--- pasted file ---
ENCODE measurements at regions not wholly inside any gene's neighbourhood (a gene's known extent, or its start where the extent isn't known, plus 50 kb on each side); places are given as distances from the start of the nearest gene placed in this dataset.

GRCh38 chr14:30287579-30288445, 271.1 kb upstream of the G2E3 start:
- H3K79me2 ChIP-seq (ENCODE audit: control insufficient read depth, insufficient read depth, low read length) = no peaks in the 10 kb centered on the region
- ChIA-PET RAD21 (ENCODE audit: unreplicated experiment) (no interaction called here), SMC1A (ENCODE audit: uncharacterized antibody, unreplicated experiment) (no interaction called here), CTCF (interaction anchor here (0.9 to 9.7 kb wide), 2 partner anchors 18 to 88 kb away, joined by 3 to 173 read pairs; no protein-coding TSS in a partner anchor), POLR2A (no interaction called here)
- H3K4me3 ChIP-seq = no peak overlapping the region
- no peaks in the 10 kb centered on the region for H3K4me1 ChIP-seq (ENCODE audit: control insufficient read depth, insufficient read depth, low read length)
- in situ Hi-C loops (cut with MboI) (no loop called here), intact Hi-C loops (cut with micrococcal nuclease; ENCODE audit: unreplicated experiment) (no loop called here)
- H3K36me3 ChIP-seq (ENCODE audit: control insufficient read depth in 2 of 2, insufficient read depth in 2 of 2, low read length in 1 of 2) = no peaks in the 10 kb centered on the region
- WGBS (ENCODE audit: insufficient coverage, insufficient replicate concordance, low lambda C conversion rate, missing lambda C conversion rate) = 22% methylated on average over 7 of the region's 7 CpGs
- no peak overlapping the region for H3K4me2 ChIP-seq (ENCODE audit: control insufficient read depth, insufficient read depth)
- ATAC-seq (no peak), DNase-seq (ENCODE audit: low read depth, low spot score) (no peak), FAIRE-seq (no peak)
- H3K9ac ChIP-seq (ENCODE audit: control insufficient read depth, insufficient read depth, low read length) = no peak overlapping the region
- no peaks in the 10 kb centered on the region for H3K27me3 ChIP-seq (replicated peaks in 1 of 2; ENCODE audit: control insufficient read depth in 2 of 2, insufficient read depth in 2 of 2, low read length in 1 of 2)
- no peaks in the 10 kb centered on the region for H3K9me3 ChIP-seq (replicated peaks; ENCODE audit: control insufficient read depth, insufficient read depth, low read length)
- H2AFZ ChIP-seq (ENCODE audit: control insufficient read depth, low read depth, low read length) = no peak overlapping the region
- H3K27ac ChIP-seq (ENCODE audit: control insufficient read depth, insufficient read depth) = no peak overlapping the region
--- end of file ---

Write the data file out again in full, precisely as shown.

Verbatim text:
ENCODE measurements at regions not wholly inside any gene's neighbourhood (a gene's known extent, or its start where the extent isn't known, plus 50 kb on each side); places are given as distances from the start of the nearest gene placed in this dataset.

GRCh38 chr14:30287579-30288445, 271.1 kb upstream of the G2E3 start:
- H3K79me2 ChIP-seq (ENCODE audit: control insufficient read depth, insufficient read depth, low read length) = no peaks in the 10 kb centered on the region
- ChIA-PET RAD21 (ENCODE audit: unreplicated experiment) (no interaction called here), SMC1A (ENCODE audit: uncharacterized antibody, unreplicated experiment) (no interaction called here), CTCF (interaction anchor here (0.9 to 9.7 kb wide), 2 partner anchors 18 to 88 kb away, joined by 3 to 173 read pairs; no protein-coding TSS in a partner anchor), POLR2A (no interaction called here)
- H3K4me3 ChIP-seq = no peak overlapping the region
- no peaks in the 10 kb centered on the region for H3K4me1 ChIP-seq (ENCODE audit: control insufficient read depth, insufficient read depth, low read length)
- in situ Hi-C loops (cut with MboI) (no loop called here), intact Hi-C loops (cut with micrococcal nuclease; ENCODE audit: unreplicated experiment) (no loop called here)
- H3K36me3 ChIP-seq (ENCODE audit: control insufficient read depth in 2 of 2, insufficient read depth in 2 of 2, low read length in 1 of 2) = no peaks in the 10 kb centered on the region
- WGBS (ENCODE audit: insufficient coverage, insufficient replicate concordance, low lambda C conversion rate, missing lambda C conversion rate) = 22% methylated on average over 7 of the region's 7 CpGs
- no peak overlapping the region for H3K4me2 ChIP-seq (ENCODE audit: control insufficient read depth, insufficient read depth)
- ATAC-seq (no peak), DNase-seq (ENCODE audit: low read depth, low spot score) (no peak), FAIRE-seq (no peak)
- H3K9ac ChIP-seq (ENCODE audit: control insufficient read depth, insufficient read depth, low read length) = no peak overlapping the region
- no peaks in the 10 kb centered on the region for H3K27me3 ChIP-seq (replicated peaks in 1 of 2; ENCODE audit: control insufficient read depth in 2 of 2, insufficient read depth in 2 of 2, low read length in 1 of 2)
- no peaks in the 10 kb centered on the region for H3K9me3 ChIP-seq (replicated peaks; ENCODE audit: control insufficient read depth, insufficient read depth, low read length)
- H2AFZ ChIP-seq (ENCODE audit: control insufficient read depth, low read depth, low read length) = no peak overlapping the region
- H3K27ac ChIP-seq (ENCODE audit: control insufficient read depth, insufficient read depth) = no peak overlapping the region